Recession shadows Obama's economic goals
PHOENIX (Reuters) - Memo to president-elect Barack Obama: be careful what you wish for.
The victor in Tuesday's U.S. presidential election will face a host of acute economic problems on a scale not seen since the 1930s.
The spiralling financial crisis, meltdown in the housing market, and Wall Street chaos coupled with longer-term challenges like high health care costs and foreign energy dependence will be on the next president's to-do list.
But analysts say Obama, now a Democratic senator from Illinois, will face his biggest challenge after becoming president on January 20 in navigating a deep and potentially prolonged economic downturn.
"The United States is in a profound recession, and when the next president takes office, chances are things will look as bad or worse as they do today," said Kenneth Rogoff of Harvard University, a former chief economist at the International Monetary Fund who provided occasional advice to Obama's defeated Republican rival John McCain.
"That problem's going to be so pressing that it's going to push a lot of other items to the back of the agenda."
Many economic analysts hope that Obama puts his official economic team together quickly, perhaps by November 15 when outgoing President George W. Bush hosts a summit in Washington to discuss the global financial crisis.
Among the candidates frequently mentioned for the top job of Treasury secretary are former Federal Reserve Chairman Paul Volcker, former Treasury Secretary Larry Summers and Timothy Geithner, president of the Federal Reserve Bank of New York.
SECOND STIMULUS PACKAGE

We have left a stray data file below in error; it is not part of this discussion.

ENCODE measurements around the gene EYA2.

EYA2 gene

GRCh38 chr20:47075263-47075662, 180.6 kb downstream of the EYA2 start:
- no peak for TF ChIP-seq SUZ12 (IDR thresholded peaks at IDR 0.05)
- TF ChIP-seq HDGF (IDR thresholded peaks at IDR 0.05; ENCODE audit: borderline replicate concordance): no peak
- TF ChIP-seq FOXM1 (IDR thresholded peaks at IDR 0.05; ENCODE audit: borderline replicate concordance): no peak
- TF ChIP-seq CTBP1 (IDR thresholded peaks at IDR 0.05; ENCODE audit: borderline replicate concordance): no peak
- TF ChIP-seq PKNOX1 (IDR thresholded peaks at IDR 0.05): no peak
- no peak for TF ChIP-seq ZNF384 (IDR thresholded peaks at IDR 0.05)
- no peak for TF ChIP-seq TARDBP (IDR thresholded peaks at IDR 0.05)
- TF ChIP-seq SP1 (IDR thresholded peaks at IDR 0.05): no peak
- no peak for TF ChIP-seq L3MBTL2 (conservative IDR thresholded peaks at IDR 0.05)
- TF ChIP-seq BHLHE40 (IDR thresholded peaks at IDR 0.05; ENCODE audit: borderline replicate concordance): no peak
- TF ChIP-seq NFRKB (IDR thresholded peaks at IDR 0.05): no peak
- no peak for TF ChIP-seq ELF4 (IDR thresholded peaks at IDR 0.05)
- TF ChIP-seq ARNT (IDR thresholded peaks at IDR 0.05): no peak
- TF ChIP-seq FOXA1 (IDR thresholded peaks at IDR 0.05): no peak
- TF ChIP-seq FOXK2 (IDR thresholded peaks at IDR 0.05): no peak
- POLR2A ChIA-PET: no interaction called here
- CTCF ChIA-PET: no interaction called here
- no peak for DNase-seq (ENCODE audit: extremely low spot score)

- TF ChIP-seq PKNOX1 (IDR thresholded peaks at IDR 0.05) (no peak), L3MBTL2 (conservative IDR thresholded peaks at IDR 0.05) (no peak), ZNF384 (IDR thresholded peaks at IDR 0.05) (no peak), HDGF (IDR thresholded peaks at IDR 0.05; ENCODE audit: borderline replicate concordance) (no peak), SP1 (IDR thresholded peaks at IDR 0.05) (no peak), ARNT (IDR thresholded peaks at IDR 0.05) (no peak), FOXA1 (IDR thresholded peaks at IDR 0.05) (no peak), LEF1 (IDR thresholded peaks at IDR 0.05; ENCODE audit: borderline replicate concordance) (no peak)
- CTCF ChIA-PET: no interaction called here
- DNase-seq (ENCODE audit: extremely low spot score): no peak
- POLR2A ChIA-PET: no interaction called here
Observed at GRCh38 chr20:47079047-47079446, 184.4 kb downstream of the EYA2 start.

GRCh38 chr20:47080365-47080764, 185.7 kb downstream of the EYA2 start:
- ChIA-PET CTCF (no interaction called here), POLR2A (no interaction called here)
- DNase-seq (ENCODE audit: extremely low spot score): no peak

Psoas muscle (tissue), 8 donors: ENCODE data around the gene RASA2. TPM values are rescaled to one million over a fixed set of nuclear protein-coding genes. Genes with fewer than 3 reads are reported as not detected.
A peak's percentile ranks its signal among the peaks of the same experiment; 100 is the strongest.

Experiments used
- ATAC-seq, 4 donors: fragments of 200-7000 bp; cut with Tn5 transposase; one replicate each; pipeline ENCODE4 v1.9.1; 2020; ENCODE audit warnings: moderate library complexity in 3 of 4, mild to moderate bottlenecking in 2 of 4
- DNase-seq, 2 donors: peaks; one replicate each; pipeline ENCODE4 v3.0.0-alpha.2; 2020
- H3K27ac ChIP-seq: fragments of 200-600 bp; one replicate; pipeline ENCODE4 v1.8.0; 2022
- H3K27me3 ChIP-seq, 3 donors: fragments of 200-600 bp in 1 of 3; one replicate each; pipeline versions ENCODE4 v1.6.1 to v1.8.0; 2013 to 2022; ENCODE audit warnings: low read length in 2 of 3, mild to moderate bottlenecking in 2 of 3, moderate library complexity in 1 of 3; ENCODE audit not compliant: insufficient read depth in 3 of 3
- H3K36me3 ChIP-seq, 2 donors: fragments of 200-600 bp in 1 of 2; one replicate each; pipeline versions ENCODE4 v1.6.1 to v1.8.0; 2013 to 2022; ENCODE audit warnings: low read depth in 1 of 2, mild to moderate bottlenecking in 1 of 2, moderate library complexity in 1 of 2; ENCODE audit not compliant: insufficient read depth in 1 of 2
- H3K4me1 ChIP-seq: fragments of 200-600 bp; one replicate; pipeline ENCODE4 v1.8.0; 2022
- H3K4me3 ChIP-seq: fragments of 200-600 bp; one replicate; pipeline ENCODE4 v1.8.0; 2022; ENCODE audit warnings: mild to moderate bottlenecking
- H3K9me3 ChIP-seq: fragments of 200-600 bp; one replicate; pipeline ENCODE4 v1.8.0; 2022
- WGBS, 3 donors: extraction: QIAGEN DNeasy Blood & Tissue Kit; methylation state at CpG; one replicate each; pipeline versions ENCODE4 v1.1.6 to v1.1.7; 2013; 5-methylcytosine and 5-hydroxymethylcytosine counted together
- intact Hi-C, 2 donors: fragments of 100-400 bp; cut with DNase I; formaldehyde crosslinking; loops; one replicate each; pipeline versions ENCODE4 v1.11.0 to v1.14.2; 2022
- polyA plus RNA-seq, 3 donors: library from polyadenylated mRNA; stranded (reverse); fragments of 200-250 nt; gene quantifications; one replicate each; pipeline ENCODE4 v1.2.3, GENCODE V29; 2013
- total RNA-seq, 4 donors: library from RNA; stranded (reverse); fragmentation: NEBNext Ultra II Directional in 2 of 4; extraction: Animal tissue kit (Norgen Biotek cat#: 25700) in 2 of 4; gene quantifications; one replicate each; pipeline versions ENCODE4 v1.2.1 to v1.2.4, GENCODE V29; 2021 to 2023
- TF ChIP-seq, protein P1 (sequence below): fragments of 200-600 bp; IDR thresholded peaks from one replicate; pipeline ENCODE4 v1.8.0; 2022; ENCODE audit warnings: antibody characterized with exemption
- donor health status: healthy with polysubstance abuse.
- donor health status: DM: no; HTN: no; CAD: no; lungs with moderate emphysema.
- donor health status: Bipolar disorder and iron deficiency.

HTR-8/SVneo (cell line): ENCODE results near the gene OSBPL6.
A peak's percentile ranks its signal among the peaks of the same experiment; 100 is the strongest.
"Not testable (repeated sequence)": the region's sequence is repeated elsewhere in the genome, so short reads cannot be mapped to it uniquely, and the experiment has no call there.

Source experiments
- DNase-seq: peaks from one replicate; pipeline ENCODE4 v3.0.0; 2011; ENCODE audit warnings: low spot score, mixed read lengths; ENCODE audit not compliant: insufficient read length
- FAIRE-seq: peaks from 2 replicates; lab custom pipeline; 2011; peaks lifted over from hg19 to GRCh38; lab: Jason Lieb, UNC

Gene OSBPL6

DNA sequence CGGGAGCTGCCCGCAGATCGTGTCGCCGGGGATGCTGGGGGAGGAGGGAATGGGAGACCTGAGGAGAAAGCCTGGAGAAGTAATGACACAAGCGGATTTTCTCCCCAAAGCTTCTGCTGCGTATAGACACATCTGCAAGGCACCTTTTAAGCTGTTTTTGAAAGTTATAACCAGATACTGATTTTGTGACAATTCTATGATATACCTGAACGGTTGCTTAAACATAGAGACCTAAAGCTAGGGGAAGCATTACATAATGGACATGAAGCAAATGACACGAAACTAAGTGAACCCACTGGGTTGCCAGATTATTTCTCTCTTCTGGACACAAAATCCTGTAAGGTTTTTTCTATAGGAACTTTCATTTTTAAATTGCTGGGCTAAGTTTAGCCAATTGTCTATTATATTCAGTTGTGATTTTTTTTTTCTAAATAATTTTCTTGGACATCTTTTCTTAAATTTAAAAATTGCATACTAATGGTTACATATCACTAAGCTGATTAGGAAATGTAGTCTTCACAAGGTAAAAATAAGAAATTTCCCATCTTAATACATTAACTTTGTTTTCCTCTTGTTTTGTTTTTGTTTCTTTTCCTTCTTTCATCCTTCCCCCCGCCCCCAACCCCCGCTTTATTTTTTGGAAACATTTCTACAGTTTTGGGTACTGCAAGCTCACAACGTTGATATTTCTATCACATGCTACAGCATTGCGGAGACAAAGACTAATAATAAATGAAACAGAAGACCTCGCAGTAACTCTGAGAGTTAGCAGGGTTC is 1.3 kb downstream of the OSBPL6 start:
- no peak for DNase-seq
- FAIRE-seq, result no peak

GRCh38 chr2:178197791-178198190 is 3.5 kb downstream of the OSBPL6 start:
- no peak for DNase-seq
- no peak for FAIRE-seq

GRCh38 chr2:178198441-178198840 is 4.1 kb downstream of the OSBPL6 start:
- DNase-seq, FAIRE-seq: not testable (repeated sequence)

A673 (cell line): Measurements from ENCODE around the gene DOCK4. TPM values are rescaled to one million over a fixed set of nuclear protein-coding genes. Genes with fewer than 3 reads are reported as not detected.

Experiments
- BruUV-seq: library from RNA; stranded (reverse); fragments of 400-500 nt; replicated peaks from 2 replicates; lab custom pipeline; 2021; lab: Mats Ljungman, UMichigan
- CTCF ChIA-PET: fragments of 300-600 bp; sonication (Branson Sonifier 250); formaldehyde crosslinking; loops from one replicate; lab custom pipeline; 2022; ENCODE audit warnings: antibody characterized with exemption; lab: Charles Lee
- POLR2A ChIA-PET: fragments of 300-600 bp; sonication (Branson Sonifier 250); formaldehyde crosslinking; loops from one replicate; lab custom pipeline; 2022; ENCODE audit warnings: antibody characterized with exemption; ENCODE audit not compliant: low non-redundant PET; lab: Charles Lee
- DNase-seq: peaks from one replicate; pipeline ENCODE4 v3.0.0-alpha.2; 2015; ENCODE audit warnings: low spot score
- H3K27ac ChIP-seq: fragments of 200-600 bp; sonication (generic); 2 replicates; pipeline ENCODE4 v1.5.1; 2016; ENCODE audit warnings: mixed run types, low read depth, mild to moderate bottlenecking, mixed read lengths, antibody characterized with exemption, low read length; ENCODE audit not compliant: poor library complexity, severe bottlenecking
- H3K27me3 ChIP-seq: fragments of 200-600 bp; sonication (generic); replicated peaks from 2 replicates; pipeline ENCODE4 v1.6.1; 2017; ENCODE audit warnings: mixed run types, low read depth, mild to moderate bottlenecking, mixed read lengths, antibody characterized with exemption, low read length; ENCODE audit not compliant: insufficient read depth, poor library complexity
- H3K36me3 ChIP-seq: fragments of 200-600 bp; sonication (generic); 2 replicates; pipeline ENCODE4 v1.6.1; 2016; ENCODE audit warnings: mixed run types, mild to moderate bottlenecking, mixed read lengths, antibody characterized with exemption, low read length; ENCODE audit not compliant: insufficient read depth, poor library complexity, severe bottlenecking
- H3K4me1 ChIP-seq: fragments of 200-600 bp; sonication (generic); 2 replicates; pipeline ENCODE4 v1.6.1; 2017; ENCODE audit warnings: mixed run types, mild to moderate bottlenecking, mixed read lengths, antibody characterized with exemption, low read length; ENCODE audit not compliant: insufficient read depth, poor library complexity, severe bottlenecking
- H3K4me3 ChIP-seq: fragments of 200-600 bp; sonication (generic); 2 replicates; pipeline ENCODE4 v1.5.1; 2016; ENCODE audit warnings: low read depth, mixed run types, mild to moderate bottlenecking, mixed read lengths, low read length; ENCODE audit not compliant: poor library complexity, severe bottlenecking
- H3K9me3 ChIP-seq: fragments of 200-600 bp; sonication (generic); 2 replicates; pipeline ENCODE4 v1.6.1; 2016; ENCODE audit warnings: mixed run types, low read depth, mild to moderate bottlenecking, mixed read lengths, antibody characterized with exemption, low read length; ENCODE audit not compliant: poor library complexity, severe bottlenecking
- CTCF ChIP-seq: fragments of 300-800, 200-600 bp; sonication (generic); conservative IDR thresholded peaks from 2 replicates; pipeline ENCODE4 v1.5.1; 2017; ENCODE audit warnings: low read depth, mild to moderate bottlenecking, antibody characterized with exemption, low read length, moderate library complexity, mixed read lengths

Obama, whose popular support strengthened on perceptions that he has a better grip on the economic crisis, has advocated a second government stimulus package worth $175 billion (111 billion pounds) that would include money for investments in infrastructure as well as another round of rebate checks.
"That's the type of package Sen. Obama believes needs to happen right away," Brian Deese, the Illinois senator's deputy director of economic policy told Reuters.
The McCain camp criticized Obama's plans as a return to a tax-and-spend approach, but Obama countered by saying the United States could not afford four more years of a Republican administration.
Though a recession will likely dominate the Obama administration's agenda, other short- and long-term economic challenges will also feature high on the to-do list, economists and advisers said.
Obama has promised to revamp regulations governing Wall Street, to bring down the costs of health care, to boost indigenous energy sources and fight climate change by setting caps on carbon dioxide emissions for big industries.
But limited resources -- diverted to ease the financial crisis and fund the wars in Iraq and Afghanistan -- would hamper the ability of any president to achieve many of those goals.
"These are not things that are achievable," said Jeffrey Frankel, an economist at Harvard's Kennedy School of Government.
"Energy independence is basically not achievable. Balancing the budget is not achievable. Preventing us from going into a recession? It's too late."
Deese said Obama would not allow health care reform to be placed on the backburner. He has proposed a national program to allow individuals and small businesses to buy health care similar to that available to federal employees.
"Sen. Obama understands that our nation's long-term financial challenges are intimately tied up with addressing our nation's health care crisis and that we cannot wait on the type of ambitious reforms that he's talked about," he said.
On energy, Obama has emphasized massive investments in renewable energy technology as opposed to Republican calls for more offshore oil drilling and increased use of nuclear power.
(Editing by Andrew Quinn and David Alexander)
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